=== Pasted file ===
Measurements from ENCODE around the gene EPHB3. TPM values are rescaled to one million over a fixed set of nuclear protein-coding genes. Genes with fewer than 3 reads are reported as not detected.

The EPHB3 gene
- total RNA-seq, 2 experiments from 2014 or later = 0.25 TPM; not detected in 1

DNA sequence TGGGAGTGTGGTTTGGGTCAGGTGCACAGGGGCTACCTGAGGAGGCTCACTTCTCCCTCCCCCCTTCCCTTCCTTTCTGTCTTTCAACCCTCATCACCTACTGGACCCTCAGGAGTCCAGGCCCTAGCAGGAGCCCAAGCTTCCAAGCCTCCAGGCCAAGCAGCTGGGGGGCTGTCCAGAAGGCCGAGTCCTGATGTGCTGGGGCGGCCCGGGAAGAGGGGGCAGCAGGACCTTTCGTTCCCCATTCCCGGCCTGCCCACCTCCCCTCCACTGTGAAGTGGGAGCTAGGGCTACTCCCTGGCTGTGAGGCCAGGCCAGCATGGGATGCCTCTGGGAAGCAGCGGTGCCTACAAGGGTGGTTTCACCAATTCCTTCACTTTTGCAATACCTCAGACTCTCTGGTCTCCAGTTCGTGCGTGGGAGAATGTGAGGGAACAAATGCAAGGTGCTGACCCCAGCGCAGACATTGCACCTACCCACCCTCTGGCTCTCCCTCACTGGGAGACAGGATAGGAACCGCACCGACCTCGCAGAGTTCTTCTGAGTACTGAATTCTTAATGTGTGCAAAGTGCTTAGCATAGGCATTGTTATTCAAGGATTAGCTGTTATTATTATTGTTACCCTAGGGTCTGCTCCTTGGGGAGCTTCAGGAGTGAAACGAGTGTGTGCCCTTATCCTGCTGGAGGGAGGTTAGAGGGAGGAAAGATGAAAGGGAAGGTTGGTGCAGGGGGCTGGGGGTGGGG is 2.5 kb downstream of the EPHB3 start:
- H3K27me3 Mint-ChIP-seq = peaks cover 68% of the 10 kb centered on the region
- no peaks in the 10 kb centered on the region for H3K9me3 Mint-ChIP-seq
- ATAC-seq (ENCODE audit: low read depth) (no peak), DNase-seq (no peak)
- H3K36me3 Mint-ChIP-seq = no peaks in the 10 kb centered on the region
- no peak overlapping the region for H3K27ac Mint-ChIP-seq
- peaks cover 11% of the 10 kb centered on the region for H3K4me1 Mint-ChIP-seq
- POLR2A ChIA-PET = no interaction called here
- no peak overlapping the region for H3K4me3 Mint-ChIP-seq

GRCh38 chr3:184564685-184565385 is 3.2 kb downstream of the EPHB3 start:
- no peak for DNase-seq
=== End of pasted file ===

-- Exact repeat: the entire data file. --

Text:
Measurements from ENCODE around the gene EPHB3. TPM values are rescaled to one million over a fixed set of nuclear protein-coding genes. Genes with fewer than 3 reads are reported as not detected.

The EPHB3 gene
- total RNA-seq, 2 experiments from 2014 or later = 0.25 TPM; not detected in 1

DNA sequence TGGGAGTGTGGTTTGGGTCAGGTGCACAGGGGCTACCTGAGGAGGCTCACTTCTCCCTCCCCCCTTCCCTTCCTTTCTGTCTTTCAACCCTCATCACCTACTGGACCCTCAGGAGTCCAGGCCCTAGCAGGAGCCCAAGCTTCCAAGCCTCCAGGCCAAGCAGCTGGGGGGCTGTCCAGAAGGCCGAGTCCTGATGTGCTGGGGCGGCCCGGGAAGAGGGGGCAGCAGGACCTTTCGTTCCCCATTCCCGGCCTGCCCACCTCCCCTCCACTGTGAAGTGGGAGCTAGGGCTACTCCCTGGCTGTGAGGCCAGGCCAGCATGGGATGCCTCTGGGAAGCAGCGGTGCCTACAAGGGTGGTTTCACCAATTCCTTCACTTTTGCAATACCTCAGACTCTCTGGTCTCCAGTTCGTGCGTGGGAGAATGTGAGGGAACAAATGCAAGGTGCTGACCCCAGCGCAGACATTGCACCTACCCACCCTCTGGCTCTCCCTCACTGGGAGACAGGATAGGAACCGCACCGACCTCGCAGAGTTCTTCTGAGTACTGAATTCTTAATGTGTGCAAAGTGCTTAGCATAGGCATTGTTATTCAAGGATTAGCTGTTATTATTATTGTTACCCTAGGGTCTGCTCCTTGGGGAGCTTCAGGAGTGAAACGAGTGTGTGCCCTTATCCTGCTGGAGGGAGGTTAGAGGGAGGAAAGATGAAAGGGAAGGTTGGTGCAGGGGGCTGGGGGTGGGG is 2.5 kb downstream of the EPHB3 start:
- H3K27me3 Mint-ChIP-seq = peaks cover 68% of the 10 kb centered on the region
- no peaks in the 10 kb centered on the region for H3K9me3 Mint-ChIP-seq
- ATAC-seq (ENCODE audit: low read depth) (no peak), DNase-seq (no peak)
- H3K36me3 Mint-ChIP-seq = no peaks in the 10 kb centered on the region
- no peak overlapping the region for H3K27ac Mint-ChIP-seq
- peaks cover 11% of the 10 kb centered on the region for H3K4me1 Mint-ChIP-seq
- POLR2A ChIA-PET = no interaction called here
- no peak overlapping the region for H3K4me3 Mint-ChIP-seq

GRCh38 chr3:184564685-184565385 is 3.2 kb downstream of the EPHB3 start:
- no peak for DNase-seq